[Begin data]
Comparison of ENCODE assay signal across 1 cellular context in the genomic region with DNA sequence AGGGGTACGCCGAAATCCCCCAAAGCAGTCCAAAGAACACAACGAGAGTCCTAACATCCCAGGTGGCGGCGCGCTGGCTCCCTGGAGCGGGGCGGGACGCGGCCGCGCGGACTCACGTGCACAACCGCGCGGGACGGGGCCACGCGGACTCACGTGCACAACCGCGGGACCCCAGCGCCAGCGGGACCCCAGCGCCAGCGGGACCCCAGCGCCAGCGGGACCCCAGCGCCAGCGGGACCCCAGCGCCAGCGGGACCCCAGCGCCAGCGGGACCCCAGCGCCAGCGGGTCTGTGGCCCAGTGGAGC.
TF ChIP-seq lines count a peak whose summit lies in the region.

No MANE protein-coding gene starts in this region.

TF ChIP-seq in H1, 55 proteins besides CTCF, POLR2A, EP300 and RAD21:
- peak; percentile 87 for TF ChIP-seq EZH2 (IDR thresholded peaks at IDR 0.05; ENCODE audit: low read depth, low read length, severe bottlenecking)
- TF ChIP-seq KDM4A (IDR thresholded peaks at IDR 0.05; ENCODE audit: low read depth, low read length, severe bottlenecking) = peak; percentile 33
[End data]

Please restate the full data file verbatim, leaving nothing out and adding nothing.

Comparison of ENCODE assay signal across 1 cellular context in the genomic region with DNA sequence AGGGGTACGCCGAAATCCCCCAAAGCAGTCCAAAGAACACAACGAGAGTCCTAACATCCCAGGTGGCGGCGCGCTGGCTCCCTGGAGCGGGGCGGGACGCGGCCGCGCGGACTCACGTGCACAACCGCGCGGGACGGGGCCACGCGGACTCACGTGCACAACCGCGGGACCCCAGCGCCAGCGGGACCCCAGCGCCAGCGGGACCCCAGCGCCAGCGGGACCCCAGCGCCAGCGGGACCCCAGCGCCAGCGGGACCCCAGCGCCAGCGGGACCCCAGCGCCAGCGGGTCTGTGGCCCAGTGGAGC.
TF ChIP-seq lines count a peak whose summit lies in the region.

No MANE protein-coding gene starts in this region.

TF ChIP-seq in H1, 55 proteins besides CTCF, POLR2A, EP300 and RAD21:
- peak; percentile 87 for TF ChIP-seq EZH2 (IDR thresholded peaks at IDR 0.05; ENCODE audit: low read depth, low read length, severe bottlenecking)
- TF ChIP-seq KDM4A (IDR thresholded peaks at IDR 0.05; ENCODE audit: low read depth, low read length, severe bottlenecking) = peak; percentile 33